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Cedric Mullins hits for the cycle in a magical, come-from-behind win over Pittsburgh

In a game full of wonderful and weird moments, the O’s center fielder provided one of the best moments in franchise history, propelling Baltimore to a 6-3 win.

MLB: Pittsburgh Pirates at Baltimore Orioles Tommy Gilligan-USA TODAY Sports

Sometimes baseball goes exactly as you think it will go and other times it’s nothing that you expect. Cedric Mullins was able to provide both Friday as he became the seventh Orioles hitter to hit for the cycle, propelling the Orioles to a 6-3 win over the Pirates.

In the preview for the game, I mentioned that the matchup against Pirates starter Johan Oviedo should be particularly advantageous for Mullins. Oviedo had an ERA over 12 in this last three starts and favored his breaking balls. The Orioles’ center fielder has been the O’s best hitter against breaking balls all season. However, no analysis of this matchup could have prepared Birdland for what Mullins delivered against Pittsburgh.

After flying out to lead off the bottom of the first, Mullins came up in the bottom of the second and ripped a first-pitch fastball into right field for his single—the Orioles down 1-0. The 102-mph rocket was a sign of things to come for Mullins and the Orioles. The O’s couldn’t quite cash in on Mullins’ first hit, though. A balk and groundout to first moved Mullins to third. After a Anthony Santander walk, Ryan Mountcastle came to the plate with two on and two outs. RMC failed to tie the game up, striking out to end the inning.

Mullins would again give the O’s a scoring threat in the fifth inning, as he ripped a 2-2 curveball into the right-center gap and sprinted around the bases for a two-out triple. On opening night for the Orioles’ new Bird Bath Splash Zone section, Mullins’ triple provided fans with their first reason for water works. However, the celebration would stop there as history repeated itself. Adley Rutschman walked to give Santander first and third with two outs. and just like Mountcastle, Santander struck out to leave the runners stranded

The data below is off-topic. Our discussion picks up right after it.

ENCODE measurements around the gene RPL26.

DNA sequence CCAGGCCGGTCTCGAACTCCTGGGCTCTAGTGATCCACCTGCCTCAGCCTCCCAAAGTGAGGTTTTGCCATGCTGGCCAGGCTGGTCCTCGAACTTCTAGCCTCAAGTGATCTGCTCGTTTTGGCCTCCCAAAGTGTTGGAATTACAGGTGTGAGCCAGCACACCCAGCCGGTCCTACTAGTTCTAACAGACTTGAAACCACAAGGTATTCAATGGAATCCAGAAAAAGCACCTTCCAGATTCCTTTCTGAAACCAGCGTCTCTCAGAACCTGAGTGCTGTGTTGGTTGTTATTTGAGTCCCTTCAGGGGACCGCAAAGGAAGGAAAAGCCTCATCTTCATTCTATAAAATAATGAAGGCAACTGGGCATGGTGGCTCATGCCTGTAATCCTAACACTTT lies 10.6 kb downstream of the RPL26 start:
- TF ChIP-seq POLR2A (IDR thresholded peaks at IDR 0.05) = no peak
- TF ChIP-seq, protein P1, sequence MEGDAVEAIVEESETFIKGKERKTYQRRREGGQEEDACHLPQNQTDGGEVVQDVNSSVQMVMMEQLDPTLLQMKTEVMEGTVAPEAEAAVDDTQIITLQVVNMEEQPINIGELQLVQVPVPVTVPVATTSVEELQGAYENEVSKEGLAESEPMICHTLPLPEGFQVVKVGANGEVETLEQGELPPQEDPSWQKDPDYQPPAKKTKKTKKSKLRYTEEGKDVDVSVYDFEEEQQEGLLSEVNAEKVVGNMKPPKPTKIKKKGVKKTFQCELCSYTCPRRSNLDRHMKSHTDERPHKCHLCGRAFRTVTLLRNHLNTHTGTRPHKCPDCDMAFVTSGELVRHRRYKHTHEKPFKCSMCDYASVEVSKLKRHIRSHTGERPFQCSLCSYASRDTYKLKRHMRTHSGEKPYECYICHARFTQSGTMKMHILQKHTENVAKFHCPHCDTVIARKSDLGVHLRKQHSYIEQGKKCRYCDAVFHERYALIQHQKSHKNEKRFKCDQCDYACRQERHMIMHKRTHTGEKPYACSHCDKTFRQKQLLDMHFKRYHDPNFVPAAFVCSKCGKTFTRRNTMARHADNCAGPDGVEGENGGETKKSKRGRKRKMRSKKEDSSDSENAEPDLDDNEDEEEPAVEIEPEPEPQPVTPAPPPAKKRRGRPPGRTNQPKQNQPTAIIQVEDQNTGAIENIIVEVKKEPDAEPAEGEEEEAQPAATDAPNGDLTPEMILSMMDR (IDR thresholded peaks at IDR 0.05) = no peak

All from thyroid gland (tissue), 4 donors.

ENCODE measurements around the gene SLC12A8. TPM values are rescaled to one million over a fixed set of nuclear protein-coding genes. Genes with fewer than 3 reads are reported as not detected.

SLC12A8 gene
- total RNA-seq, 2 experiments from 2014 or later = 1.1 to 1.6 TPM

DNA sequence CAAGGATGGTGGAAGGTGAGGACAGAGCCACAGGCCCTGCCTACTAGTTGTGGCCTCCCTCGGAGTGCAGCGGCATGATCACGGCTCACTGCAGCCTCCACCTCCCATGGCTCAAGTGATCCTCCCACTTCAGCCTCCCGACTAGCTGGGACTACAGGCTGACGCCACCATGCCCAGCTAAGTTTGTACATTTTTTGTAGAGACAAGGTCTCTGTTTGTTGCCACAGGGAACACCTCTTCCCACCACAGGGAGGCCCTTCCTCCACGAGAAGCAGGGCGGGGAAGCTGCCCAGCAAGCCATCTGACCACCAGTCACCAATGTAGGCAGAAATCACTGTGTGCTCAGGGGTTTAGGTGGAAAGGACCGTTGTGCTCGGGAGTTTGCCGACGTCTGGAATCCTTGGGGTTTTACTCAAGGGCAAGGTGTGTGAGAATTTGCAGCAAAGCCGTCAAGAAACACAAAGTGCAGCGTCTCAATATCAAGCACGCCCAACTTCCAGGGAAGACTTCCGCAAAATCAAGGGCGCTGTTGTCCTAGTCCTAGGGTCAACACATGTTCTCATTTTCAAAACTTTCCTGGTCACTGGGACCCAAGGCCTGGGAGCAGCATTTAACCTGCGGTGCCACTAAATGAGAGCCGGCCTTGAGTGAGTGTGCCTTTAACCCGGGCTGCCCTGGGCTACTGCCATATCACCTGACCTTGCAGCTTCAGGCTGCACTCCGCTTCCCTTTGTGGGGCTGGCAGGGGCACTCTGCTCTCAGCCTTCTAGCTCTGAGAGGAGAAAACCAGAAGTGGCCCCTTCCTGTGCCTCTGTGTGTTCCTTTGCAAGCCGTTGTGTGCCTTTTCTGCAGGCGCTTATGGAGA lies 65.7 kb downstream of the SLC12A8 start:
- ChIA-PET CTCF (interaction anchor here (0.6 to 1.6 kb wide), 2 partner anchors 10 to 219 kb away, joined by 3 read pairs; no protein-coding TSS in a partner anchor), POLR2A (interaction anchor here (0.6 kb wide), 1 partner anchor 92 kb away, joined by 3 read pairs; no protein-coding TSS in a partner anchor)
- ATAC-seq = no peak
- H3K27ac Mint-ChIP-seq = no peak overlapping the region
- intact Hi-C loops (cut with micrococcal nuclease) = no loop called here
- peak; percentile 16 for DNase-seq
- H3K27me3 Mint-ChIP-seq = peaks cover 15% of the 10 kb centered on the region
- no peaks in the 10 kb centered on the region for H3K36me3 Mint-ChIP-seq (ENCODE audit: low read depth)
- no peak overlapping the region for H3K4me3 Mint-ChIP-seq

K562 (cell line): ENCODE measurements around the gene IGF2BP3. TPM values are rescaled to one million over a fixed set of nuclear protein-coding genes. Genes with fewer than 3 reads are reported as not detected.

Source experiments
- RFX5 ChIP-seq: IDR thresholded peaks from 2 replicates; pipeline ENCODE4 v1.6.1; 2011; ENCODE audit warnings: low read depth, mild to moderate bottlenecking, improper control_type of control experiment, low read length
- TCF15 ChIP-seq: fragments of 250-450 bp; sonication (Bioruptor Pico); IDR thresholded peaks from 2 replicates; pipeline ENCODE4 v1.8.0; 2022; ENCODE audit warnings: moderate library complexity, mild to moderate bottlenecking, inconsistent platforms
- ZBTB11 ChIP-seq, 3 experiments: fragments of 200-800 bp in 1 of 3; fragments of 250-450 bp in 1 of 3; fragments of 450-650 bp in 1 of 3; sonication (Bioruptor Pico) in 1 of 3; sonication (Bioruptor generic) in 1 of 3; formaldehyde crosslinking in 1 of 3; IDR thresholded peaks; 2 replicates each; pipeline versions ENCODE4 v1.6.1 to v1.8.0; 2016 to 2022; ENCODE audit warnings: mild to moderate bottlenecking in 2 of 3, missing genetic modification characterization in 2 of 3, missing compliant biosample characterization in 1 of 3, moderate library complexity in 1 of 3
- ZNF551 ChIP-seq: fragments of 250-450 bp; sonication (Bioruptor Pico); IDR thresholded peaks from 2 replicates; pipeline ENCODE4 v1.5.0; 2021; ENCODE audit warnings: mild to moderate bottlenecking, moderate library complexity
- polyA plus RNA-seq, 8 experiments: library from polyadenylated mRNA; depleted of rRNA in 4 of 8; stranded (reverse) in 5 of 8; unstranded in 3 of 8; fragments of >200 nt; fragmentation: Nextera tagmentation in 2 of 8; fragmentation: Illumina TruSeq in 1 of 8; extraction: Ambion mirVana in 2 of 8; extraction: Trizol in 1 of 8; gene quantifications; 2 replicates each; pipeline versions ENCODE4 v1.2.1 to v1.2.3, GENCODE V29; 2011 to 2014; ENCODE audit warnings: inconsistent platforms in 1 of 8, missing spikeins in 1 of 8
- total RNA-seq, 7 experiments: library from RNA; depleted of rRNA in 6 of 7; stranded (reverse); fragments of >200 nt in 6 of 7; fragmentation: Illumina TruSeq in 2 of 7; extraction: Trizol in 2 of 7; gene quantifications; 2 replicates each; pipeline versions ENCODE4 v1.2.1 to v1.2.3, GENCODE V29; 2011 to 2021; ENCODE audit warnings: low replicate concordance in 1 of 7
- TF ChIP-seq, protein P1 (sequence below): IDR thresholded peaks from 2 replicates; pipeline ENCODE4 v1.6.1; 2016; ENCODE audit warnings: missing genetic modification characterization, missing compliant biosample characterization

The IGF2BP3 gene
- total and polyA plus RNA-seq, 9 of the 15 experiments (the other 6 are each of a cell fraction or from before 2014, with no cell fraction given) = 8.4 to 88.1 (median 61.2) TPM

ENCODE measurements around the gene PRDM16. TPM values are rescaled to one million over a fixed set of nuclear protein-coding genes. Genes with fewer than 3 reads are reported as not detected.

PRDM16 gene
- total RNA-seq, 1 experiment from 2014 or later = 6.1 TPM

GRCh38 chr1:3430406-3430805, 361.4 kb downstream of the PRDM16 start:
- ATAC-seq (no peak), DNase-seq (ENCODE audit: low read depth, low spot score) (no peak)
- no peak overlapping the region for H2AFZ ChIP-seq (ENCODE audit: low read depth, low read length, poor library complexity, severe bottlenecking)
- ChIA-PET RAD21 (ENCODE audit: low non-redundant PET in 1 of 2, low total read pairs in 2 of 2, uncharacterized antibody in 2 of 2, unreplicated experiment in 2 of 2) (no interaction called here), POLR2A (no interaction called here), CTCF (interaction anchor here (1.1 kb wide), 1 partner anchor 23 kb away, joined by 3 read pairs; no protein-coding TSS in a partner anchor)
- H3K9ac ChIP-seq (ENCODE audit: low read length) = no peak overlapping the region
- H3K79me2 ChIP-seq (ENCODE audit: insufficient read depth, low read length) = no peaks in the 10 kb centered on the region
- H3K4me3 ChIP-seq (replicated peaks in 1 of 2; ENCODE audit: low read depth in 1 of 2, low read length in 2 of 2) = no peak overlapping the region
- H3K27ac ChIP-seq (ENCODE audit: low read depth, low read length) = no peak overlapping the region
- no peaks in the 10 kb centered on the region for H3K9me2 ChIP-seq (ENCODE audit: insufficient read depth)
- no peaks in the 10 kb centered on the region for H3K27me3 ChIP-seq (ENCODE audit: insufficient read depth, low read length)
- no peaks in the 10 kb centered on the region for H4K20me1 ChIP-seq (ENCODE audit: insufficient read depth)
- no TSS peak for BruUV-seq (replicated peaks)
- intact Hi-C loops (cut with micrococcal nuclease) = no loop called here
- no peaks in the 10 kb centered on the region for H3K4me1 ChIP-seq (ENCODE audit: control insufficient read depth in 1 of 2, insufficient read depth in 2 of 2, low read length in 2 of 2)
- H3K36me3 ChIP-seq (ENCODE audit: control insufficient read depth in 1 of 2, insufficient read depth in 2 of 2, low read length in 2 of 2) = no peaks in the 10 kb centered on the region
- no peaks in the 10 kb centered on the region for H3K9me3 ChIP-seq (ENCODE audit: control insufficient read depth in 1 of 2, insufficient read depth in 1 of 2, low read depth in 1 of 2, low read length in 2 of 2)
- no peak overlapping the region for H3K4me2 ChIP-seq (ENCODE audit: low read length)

In between Mullins’ quest for history, a wild and wacky baseball game broke out. The Pirates got on the board first in the third inning when infielder Ji-Hwan Bae led off the inning with an infield single up the middle. Bae would move into scoring position on a wild pitch and then slid over to third on a groundout by catcher Austin Hedges. With the infield drawn in, Pirates third baseman Ke’Bryan Hayes grounded the ball to Jorge Mateo giving the O’s shortstop a chance to gun down Bae at the plate. Instead, Mateo fired the ball wide of Adley Rutschman, Bae scored and the Pirates took a 1-0 lead.

The Orioles would tie the game in similarly goofy fashion in the bottom of the sixth. Mountcastle started off the inning by inside-outing a ball into the right field corner, where it skimmed off the glove of outfielder Connor Joe, allowing Mounty to scamper around the bases for another Orioles triple. After Adam Frazier walked and Austin Hays struck out, Gunnar Henderson came to the plate. Pirates reliever Dauri Moreta bounced a slider in the dirt and, after Hedges failed to locate the wild pitch, Mountcastle scrambled home from third to tie the game.